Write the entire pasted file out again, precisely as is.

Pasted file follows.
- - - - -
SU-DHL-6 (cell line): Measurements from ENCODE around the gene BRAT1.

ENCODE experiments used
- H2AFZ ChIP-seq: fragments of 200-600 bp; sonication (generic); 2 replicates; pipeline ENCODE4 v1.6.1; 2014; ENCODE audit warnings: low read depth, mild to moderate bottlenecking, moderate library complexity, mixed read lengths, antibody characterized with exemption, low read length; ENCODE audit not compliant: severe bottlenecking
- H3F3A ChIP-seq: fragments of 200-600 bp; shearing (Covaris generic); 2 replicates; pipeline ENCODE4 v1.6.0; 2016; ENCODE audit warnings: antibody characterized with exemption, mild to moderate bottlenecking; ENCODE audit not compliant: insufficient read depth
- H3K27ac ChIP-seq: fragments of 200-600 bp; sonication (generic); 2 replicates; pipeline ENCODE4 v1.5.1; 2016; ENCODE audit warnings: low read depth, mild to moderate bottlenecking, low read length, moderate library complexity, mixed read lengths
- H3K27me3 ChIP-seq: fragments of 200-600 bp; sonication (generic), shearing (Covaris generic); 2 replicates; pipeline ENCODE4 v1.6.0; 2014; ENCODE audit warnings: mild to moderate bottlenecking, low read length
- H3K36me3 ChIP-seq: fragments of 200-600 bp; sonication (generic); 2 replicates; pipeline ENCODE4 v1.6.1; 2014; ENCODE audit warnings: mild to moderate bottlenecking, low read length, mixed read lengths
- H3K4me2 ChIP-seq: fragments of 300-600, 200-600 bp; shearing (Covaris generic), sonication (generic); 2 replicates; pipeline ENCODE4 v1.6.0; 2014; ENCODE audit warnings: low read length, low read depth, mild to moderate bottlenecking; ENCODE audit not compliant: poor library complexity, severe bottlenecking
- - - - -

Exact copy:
SU-DHL-6 (cell line): Measurements from ENCODE around the gene BRAT1.

ENCODE experiments used
- H2AFZ ChIP-seq: fragments of 200-600 bp; sonication (generic); 2 replicates; pipeline ENCODE4 v1.6.1; 2014; ENCODE audit warnings: low read depth, mild to moderate bottlenecking, moderate library complexity, mixed read lengths, antibody characterized with exemption, low read length; ENCODE audit not compliant: severe bottlenecking
- H3F3A ChIP-seq: fragments of 200-600 bp; shearing (Covaris generic); 2 replicates; pipeline ENCODE4 v1.6.0; 2016; ENCODE audit warnings: antibody characterized with exemption, mild to moderate bottlenecking; ENCODE audit not compliant: insufficient read depth
- H3K27ac ChIP-seq: fragments of 200-600 bp; sonication (generic); 2 replicates; pipeline ENCODE4 v1.5.1; 2016; ENCODE audit warnings: low read depth, mild to moderate bottlenecking, low read length, moderate library complexity, mixed read lengths
- H3K27me3 ChIP-seq: fragments of 200-600 bp; sonication (generic), shearing (Covaris generic); 2 replicates; pipeline ENCODE4 v1.6.0; 2014; ENCODE audit warnings: mild to moderate bottlenecking, low read length
- H3K36me3 ChIP-seq: fragments of 200-600 bp; sonication (generic); 2 replicates; pipeline ENCODE4 v1.6.1; 2014; ENCODE audit warnings: mild to moderate bottlenecking, low read length, mixed read lengths
- H3K4me2 ChIP-seq: fragments of 300-600, 200-600 bp; shearing (Covaris generic), sonication (generic); 2 replicates; pipeline ENCODE4 v1.6.0; 2014; ENCODE audit warnings: low read length, low read depth, mild to moderate bottlenecking; ENCODE audit not compliant: poor library complexity, severe bottlenecking